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My top 3 features I wish Apple would implement on the new "Airpods X"
What does Apple have in store for act three of their AirPods story?
In December 2016, Apple released the first generation of AirPods. In a few months, the earbuds quickly became a status icon and Apple’s most valuable new business line.
Apple released a marginally improved version of AirPods in early 2018, but the first major iteration wasn’t revealed until late 2018 when Apple launched Airpods Pro.
With active noise-cancellation, transparency mode, sound isolation, and a slightly longer battery life, Apple built earbuds that rivalled even the most premium devices on the market, with the trademark quick and easy pairing and integrating into all Apple devices.
Apple Airpods have also been life-savers for remote workers, helping workers seamlessly shift between phone calls, working, and content consumption on the go - all while barely noticing the presence of Apple’s lightest product.
This functionality has established AirPods as the undisputed leader in premium earbuds. In fact, Apple’s AirPods did an estimated $12 billion of revenue last year - earning more money than Twitter, Shopify, and Snapchat combined.
Now, Apple is planning an even more ambitious product, one that - if successful - will give them complete domination of personal audio experiences.
The product? Headphones.
Back in August of 2014, Apple purchased Beats By Dre for $3 billion. The purchase invited speculation that Apple was working on a headphones product, but nothing materialized… until now.
Apple insiders and tech analysts have recently noticed a new product with the help of Target’s UPC scanners, called Apple AirPods X. The item is expected to retail for $399, but no other details have been unveiled so far.
Without any further information, just anticipation of a release announcement, now seems like the right time to share three wishlist items that we hope to see on the upcoming AirPods X and future AirPods versions.
These are features that could help Apple usher in a new era of audio experiences for remote workers and consumers alike. Just like Apple radically expanded the functionality of phones over the past decade, there is an opportunity for AirPods to become an essential communication platform for billions of people around the world.
What might Apple be working on to achieve such an ambitious goal? Here are a few ideas we hope to see in the upcoming X and future AirPods iterations.
A standalone operating system for AirPods has long been a”wishlist feature” for Apple enthusiasts.
Audio is a far more efficient means of communication for many tasks, and having a system designed specifically for audio cues instead of physical touch makes a ton of sense given the popularity and installed base of AirPods.
The average human can talk almost 4x faster than they can write on a keyboard - a fundamental advantage that could radically streamline the process of communicating online.
A voice-first operating system could also decrease the latency of texting, and open up new, asynchronous ways of communicating within teams.
Another feature that could improve the way people work in an audio-first world, is an LED system on the outside of AirPods to indicate different statuses.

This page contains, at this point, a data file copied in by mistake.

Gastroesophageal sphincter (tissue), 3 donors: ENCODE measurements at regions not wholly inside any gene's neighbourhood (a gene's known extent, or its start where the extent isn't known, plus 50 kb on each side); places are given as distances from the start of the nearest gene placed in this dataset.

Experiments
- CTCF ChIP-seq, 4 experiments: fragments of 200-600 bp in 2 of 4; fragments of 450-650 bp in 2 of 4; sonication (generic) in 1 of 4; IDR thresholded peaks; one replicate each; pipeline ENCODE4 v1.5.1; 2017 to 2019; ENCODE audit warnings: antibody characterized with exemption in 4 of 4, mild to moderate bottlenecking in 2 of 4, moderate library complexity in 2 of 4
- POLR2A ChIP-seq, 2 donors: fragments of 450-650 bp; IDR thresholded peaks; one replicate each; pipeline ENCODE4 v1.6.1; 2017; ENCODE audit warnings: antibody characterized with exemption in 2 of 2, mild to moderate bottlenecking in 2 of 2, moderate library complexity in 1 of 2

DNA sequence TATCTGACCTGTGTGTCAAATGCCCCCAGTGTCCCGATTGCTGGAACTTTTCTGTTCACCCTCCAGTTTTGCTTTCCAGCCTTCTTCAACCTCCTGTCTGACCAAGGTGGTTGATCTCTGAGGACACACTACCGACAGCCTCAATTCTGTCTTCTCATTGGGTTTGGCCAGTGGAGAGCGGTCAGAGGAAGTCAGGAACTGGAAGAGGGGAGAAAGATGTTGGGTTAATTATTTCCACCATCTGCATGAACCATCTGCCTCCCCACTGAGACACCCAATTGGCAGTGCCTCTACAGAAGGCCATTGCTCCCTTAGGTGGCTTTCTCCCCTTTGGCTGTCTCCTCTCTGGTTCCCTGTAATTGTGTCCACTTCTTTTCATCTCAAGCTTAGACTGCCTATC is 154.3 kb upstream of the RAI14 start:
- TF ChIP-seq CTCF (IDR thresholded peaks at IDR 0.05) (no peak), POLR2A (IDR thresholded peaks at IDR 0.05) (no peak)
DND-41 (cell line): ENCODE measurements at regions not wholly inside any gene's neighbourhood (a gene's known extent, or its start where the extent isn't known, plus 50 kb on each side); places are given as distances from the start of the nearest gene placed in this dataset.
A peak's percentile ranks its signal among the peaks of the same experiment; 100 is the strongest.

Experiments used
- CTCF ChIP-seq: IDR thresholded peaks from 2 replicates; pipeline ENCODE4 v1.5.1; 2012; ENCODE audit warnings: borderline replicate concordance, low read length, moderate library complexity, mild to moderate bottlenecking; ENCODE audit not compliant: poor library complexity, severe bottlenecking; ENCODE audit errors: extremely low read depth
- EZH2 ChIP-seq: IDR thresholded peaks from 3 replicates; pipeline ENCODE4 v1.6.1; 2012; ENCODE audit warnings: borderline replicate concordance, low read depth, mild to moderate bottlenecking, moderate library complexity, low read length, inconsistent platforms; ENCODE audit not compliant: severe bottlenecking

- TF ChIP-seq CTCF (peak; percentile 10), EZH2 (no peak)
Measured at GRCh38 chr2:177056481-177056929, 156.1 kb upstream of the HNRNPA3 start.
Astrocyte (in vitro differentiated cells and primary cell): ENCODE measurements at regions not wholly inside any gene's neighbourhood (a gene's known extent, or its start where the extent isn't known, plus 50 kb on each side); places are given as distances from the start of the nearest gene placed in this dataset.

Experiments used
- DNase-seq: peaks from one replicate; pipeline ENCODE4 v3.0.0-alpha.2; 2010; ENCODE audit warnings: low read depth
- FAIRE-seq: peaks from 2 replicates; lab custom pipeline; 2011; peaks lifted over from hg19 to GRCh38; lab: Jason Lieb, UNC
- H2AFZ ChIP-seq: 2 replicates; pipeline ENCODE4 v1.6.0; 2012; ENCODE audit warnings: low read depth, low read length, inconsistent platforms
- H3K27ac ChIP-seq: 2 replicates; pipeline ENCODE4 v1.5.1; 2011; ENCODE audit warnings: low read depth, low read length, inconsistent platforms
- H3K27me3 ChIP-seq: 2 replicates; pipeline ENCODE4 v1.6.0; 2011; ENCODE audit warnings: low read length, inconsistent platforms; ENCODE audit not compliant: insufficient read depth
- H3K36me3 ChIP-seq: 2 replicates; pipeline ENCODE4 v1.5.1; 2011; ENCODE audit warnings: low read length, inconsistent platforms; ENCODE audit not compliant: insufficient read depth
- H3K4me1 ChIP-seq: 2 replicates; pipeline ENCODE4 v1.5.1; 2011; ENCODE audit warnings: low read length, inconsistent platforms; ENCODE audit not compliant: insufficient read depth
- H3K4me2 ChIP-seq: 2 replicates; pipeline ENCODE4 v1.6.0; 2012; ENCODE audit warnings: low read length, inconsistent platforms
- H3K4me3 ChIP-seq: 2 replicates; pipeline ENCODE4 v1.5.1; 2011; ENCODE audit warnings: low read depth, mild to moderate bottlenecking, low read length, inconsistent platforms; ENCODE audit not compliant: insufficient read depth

For example, if someone was busy listening to music, a red light could appear on the outside of their AirPods - letting others know not to bother them.
On the other hand, when an AirPods user is on transparency mode, a green light could appear - letting others know that they’re open to conversation (or that they can hear what you’re saying).
In a sense, it’s like overlaying traffic lights, or even the status indicators of ‘online’, ‘offline’, or ‘away’ that were popularized by MSN and Facebook on the physical world.
When earbuds were first introduced, it was a cultural norm to not bother someone with their earbuds in. But now that AirPods users are spending more and more time with AirPods in their ears, that social cue is no longer as effective.
A new system of visual cues is needed.
Finally, imagine a world where sounds can be layered on top of physical spaces. These “hearable spaces” could amplify or alter the sounds of particular environments on demand.
For example, on-field microphones could be layered on top of the experience of watching a live sporting event - giving fans the feeling of actually being on the field with the players.
Another example could be spacial meetings - letting team collaboration be more like sitting around a table where colleagues simply turn their heads and nod to an assigned direction to start an asynchronous voice message, all without looking down at an interface or touching a keyboard.
The possible AR applications for AirPods are endless.
So far, Apple has not released an expected date of launch for their upcoming AirPods X, but Apple analysts have hinted that the device could ship as early as March.
It’s likely that we’ll have to wait a little longer for a standalone Siri OS or AR enabled features, but we may still see smaller adjustments like visual traffic lights, or a new color scheme.
Either way, with the launch of AirPods X, Apple will shift the competitive landscape of the global headphone market and enable all sorts of once-impossible voice first applications for headphone users.
Did I miss one? What would you like to see in the next generation of AirPods? Let me know on Twitter.
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